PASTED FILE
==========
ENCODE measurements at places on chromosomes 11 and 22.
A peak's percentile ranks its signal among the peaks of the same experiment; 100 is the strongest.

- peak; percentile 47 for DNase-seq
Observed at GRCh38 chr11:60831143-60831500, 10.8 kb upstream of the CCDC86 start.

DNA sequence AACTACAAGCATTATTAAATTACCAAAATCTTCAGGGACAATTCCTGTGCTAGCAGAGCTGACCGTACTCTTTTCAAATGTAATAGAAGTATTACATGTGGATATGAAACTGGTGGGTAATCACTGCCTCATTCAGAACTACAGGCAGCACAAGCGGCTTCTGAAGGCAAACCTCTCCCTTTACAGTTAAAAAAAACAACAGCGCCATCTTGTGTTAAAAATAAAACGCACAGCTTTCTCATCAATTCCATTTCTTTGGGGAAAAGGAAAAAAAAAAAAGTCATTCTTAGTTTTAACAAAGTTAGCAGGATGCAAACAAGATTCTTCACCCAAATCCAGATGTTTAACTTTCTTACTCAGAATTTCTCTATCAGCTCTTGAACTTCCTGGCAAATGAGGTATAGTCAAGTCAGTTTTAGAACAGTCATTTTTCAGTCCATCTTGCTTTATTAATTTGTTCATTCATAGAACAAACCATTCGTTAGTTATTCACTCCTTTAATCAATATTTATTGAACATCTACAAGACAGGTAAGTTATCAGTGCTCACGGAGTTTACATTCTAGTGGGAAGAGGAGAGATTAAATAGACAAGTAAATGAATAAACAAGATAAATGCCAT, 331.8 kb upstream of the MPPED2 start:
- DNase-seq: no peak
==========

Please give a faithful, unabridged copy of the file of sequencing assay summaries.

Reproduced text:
ENCODE measurements at places on chromosomes 11 and 22.
A peak's percentile ranks its signal among the peaks of the same experiment; 100 is the strongest.

- peak; percentile 47 for DNase-seq
Observed at GRCh38 chr11:60831143-60831500, 10.8 kb upstream of the CCDC86 start.

DNA sequence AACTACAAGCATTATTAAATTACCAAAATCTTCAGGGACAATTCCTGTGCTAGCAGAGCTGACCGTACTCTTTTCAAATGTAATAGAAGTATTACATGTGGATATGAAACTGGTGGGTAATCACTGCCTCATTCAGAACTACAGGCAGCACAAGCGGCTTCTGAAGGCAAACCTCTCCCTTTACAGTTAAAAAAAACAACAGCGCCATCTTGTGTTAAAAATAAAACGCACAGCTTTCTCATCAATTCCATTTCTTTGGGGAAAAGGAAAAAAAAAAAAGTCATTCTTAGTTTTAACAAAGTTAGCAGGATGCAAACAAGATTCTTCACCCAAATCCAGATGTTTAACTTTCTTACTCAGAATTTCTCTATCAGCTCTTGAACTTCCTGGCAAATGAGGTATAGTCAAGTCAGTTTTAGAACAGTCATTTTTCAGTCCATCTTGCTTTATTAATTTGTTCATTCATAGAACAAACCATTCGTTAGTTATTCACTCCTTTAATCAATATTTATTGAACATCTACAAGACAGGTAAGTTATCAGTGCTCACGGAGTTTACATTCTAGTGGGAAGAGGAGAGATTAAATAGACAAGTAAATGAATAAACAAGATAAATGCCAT, 331.8 kb upstream of the MPPED2 start:
- DNase-seq: no peak